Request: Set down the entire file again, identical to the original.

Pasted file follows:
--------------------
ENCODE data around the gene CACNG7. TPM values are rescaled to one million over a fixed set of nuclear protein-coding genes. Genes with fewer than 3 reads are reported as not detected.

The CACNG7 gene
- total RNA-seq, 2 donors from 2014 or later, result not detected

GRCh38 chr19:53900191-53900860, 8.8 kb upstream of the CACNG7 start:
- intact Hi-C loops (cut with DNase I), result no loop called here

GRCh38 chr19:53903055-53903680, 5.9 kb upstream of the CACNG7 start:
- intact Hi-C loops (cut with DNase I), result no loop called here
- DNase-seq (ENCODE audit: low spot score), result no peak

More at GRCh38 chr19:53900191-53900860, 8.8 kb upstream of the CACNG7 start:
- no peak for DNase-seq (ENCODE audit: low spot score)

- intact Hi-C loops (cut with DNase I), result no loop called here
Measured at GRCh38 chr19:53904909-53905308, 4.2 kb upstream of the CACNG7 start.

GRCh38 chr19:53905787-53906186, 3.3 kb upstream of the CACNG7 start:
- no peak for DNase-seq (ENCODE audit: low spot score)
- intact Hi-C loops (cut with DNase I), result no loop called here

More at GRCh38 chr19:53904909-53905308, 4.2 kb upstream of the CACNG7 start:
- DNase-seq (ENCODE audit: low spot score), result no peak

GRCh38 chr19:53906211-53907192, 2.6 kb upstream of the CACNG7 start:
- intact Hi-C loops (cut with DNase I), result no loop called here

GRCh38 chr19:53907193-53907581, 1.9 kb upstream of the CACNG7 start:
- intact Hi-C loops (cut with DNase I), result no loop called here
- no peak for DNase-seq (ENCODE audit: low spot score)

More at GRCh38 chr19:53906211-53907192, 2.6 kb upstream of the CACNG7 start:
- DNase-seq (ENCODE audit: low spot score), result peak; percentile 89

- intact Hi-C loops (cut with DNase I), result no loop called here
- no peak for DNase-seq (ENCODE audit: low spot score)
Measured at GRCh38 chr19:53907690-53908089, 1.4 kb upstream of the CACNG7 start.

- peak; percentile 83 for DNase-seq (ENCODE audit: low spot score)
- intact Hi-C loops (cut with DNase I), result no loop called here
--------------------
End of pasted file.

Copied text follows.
ENCODE data around the gene CACNG7. TPM values are rescaled to one million over a fixed set of nuclear protein-coding genes. Genes with fewer than 3 reads are reported as not detected.

The CACNG7 gene
- total RNA-seq, 2 donors from 2014 or later, result not detected

GRCh38 chr19:53900191-53900860, 8.8 kb upstream of the CACNG7 start:
- intact Hi-C loops (cut with DNase I), result no loop called here

GRCh38 chr19:53903055-53903680, 5.9 kb upstream of the CACNG7 start:
- intact Hi-C loops (cut with DNase I), result no loop called here
- DNase-seq (ENCODE audit: low spot score), result no peak

More at GRCh38 chr19:53900191-53900860, 8.8 kb upstream of the CACNG7 start:
- no peak for DNase-seq (ENCODE audit: low spot score)

- intact Hi-C loops (cut with DNase I), result no loop called here
Measured at GRCh38 chr19:53904909-53905308, 4.2 kb upstream of the CACNG7 start.

GRCh38 chr19:53905787-53906186, 3.3 kb upstream of the CACNG7 start:
- no peak for DNase-seq (ENCODE audit: low spot score)
- intact Hi-C loops (cut with DNase I), result no loop called here

More at GRCh38 chr19:53904909-53905308, 4.2 kb upstream of the CACNG7 start:
- DNase-seq (ENCODE audit: low spot score), result no peak

GRCh38 chr19:53906211-53907192, 2.6 kb upstream of the CACNG7 start:
- intact Hi-C loops (cut with DNase I), result no loop called here

GRCh38 chr19:53907193-53907581, 1.9 kb upstream of the CACNG7 start:
- intact Hi-C loops (cut with DNase I), result no loop called here
- no peak for DNase-seq (ENCODE audit: low spot score)

More at GRCh38 chr19:53906211-53907192, 2.6 kb upstream of the CACNG7 start:
- DNase-seq (ENCODE audit: low spot score), result peak; percentile 89

- intact Hi-C loops (cut with DNase I), result no loop called here
- no peak for DNase-seq (ENCODE audit: low spot score)
Measured at GRCh38 chr19:53907690-53908089, 1.4 kb upstream of the CACNG7 start.

- peak; percentile 83 for DNase-seq (ENCODE audit: low spot score)
- intact Hi-C loops (cut with DNase I), result no loop called here